My blog is usually more spiritually bent than this, but a recent conversation provoked the following response...
I need my amp. I really do. I know, it makes your job harder. It creates a lot of sound on stage. It’s hard to mic properly, and you would much rather make me go into the system directly. And yes, I concede, there are plenty of stomp boxes out there designed to replicate the sound of my amp. I SHOULD be able to run my signal into the system. But I can’t, and I hope you will bear with me while I explain why.
First, I am a musician. I’m not a recording, a machine, a patch, a signal, a pad. I am a musician. I create music in the now. I play nuance. I play dynamics. I play articulations and improvisations. I play melodies that lead and harmonies that support. I play rhythms that blend and accents that don’t because I plan them to intrude and punch and hit hard. I play sustained notes and chords that live and die naturally, with resonance and touch and taste. I want them to sound like a warm scent clinging to the air long after the beauty left the room. I can’t answer for other guitar players. But for me, I need every ounce of freedom I can get so I can sound as good as I’ve worked to become.
That means I need to hear myself and every nuance of my playing. And I can’t do that through a monitor, especially in-ear monitors. I can’t! I’ve tried. But as soon as I give my signal to someone else to control, I end up in a losing battle. I play out. The sound guy turns me down and never turns me back up again. I counter with a signal boost. He counters with a cut. Soon I’ve lost all my headroom, I can’t hear the fine touch of my guitar, and then I’m over-playing, looking for my signal and losing tone. Tone! That thing I spent so much money and effort to get! And now it’s lost because I can’t finesse any notes.
Mr. Soundman, I appreciate how hard your job is. But you still have to let me do my job, the job of being a musician. When I can hear my sound in balance with the other instruments, I can play like me.
Second, I need my amp because it’s actually a part of my sound. I’m sort of a purist. I don’t much care for digital re-creation. I want analog. I want my guitar to go through the tubes I bought with the speakers I use because the whole system is warm, and sweet, and rich, and the digital stuff, in my humble opinion, is just never as good. It’s missing something. So putting a mic on my amp allows me to sound like I want to sound.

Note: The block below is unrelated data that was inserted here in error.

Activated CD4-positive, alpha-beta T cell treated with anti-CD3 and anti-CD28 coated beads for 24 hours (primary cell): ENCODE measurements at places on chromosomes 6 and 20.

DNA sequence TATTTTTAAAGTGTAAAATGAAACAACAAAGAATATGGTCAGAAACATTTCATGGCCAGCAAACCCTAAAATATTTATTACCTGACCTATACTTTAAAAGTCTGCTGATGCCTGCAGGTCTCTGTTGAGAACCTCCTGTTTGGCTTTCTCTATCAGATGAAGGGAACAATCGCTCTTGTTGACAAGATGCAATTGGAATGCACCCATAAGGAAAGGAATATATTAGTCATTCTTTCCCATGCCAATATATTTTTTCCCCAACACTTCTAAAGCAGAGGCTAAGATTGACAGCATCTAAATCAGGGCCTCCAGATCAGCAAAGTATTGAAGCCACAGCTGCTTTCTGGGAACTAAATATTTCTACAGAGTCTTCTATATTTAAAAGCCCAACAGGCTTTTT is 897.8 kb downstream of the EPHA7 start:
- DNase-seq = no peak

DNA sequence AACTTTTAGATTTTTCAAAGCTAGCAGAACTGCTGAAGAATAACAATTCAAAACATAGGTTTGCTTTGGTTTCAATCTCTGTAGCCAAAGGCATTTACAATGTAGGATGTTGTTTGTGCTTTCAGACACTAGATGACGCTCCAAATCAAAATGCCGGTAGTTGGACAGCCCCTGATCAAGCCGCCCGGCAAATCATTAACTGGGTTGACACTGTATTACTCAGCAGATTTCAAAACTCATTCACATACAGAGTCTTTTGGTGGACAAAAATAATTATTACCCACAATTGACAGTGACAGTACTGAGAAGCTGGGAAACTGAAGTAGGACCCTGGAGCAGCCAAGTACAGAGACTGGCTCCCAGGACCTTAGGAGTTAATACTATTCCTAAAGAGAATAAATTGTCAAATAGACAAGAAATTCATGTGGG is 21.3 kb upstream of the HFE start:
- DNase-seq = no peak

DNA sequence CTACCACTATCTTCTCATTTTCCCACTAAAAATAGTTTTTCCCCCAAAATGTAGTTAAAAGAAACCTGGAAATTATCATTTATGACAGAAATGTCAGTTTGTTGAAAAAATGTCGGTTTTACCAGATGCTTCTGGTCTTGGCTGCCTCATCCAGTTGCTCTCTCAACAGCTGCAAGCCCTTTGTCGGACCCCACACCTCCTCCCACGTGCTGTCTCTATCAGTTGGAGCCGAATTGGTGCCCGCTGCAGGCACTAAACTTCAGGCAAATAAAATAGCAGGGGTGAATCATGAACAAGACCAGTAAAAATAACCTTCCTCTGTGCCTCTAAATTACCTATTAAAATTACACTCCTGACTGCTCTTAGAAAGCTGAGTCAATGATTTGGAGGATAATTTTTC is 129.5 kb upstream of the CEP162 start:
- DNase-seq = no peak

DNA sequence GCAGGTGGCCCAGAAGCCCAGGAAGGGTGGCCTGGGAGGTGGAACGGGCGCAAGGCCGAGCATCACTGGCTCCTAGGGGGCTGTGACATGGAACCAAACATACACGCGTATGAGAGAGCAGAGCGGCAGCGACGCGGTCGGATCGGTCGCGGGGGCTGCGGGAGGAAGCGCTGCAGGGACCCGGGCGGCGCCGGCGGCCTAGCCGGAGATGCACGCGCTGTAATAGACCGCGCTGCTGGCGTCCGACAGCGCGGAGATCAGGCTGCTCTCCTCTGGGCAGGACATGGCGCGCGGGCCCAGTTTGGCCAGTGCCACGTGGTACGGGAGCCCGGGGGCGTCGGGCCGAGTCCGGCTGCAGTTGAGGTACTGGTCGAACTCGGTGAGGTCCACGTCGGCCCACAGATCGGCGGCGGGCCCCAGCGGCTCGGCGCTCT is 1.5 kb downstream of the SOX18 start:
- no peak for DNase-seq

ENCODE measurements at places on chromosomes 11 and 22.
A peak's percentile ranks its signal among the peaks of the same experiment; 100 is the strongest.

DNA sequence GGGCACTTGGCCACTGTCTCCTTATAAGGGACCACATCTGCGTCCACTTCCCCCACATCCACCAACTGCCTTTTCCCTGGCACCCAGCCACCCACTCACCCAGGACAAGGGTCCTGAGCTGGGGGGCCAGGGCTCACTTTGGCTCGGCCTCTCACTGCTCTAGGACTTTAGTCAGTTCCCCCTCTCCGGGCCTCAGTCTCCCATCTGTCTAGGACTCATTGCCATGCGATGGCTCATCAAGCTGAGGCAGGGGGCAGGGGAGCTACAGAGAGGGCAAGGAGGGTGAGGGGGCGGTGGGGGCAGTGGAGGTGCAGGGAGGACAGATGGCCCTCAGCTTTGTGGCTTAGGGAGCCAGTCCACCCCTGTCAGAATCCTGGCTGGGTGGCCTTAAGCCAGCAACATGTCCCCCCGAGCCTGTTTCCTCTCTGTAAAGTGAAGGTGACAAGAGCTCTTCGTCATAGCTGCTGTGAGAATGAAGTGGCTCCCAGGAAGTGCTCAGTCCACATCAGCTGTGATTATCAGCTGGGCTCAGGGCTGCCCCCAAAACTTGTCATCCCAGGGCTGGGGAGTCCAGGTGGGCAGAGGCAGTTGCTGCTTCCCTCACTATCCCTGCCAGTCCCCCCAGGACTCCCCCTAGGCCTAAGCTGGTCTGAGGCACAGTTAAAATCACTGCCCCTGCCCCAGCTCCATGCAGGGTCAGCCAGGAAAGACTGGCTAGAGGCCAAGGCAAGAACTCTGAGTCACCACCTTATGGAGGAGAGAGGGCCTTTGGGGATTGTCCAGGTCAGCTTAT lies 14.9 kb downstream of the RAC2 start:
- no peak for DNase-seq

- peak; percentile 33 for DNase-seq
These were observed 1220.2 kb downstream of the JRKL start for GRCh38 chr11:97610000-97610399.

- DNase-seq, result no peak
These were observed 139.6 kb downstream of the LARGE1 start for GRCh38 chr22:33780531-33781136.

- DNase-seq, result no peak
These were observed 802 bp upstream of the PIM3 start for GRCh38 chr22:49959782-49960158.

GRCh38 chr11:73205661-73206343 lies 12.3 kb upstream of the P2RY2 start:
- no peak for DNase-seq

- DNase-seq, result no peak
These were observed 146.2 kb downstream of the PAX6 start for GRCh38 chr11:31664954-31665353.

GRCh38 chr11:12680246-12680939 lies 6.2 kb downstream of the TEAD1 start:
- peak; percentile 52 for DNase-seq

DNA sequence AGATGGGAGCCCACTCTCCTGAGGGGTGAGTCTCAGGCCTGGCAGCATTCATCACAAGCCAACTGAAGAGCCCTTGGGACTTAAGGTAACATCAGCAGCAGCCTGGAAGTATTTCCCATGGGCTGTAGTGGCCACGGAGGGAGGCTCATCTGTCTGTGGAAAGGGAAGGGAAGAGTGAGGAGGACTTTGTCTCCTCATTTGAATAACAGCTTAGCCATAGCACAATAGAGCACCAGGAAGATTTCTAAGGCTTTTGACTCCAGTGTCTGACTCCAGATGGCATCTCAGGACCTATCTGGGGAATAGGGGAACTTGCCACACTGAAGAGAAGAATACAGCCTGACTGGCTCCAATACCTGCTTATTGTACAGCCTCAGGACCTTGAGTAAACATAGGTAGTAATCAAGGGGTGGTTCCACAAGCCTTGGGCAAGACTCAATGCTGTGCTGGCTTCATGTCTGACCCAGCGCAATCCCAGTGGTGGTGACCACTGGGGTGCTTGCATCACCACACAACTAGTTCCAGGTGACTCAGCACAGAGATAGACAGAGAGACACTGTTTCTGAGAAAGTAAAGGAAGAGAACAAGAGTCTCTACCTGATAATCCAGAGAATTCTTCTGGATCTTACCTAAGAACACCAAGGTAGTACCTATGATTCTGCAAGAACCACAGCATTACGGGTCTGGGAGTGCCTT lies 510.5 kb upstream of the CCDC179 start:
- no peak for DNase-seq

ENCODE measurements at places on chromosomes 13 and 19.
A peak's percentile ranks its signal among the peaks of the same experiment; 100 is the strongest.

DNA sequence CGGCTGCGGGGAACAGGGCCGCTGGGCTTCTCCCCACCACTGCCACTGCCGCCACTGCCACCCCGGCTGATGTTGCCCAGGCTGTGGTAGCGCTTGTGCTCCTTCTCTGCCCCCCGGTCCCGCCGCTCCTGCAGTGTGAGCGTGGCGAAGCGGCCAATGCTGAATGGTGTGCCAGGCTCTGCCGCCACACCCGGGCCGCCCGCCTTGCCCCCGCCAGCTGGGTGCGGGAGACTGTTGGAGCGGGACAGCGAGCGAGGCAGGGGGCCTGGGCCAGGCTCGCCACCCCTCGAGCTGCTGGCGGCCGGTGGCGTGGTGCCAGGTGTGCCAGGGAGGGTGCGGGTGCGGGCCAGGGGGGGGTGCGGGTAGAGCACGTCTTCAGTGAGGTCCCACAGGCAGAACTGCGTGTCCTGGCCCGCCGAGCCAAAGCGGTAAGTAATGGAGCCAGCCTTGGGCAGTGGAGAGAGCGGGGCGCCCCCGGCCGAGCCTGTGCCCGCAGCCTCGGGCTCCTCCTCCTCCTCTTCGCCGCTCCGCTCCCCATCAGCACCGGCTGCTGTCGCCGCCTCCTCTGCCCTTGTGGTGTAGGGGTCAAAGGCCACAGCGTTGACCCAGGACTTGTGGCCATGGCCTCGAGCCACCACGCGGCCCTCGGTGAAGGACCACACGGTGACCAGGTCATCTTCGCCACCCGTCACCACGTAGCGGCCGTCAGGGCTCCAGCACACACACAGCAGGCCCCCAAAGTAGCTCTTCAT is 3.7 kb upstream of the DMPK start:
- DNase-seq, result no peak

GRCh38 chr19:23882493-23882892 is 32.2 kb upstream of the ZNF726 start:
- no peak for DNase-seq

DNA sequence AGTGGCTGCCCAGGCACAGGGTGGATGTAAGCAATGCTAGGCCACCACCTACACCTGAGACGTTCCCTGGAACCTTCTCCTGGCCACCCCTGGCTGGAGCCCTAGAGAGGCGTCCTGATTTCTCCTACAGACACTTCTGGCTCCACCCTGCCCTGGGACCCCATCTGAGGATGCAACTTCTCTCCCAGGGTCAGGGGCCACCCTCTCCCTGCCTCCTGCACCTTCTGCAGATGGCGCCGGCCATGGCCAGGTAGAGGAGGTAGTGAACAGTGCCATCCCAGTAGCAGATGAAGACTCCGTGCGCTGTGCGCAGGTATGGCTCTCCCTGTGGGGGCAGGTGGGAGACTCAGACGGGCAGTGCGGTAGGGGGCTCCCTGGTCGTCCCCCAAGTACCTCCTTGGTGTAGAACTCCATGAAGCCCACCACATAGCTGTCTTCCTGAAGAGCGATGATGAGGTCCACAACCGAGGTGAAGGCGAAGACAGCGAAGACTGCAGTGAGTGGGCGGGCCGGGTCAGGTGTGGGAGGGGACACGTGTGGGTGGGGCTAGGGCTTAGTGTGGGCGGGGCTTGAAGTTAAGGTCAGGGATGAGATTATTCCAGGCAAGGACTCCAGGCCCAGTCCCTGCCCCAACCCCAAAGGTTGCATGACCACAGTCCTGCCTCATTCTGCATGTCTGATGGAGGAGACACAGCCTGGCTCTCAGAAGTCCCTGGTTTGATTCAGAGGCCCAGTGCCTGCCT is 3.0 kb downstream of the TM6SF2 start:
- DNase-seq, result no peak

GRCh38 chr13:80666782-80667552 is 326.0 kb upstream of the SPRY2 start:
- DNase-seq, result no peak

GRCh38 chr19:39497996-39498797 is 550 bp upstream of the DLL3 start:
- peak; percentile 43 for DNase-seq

Finally, I know you don’t trust me. I don’t take that personally. You think I’m an egocentric diva. You think I want to hear me because I LIKE hearing me and the rest of the band can just take a back seat to all my self-absorbed solos. And, yes, I know a lot of my fellow guitar players have earned that reputation.
But know what? I’ve met some sound guys who are real jerks. They’re worse divas than the musicians I’ve worked with. They want all the control, and they have lots of attitude about it.
So seriously, let’s start by respecting each other and we’ll get along fine. Let me be free to be a real musician, even if I’m not a great one, and I’ll listen to you as we try to get the best placement on stage for amps and mics and stands and lights and all that stuff. We’re really on the same team, and I’m willing to say you know what you’re doing at the board if you’re willing give me the same level of respect.
If you don’t want the volume level that comes with a guitar amp, don’t ask me to play. I’m not offended. I’d rather sit out than be frustrated. If you need to keep the sound down, go acoustic. Tell the drummer to use brushes. Explain to him what brushes are and how the great percussionists have used them in the past. Get a bass player who does the upright thing. And use a real piano. Use condenser mics. Unplugged is cool. Enjoy it. Live it. But don’t ask me to play plugged at unplugged levels. And stop asking me to use in-ear monitors on small stages. We’re not in a stadium, for crying out loud. Let me blend like a musician should.
Because if you want my sound: me and my Gibson playing through my Fender Deluxe amp (and that alone is SUCH a winning combination!!!), then let me play at the volume such music needs. We’ll all have a lot more fun at the gig, and that includes the audience!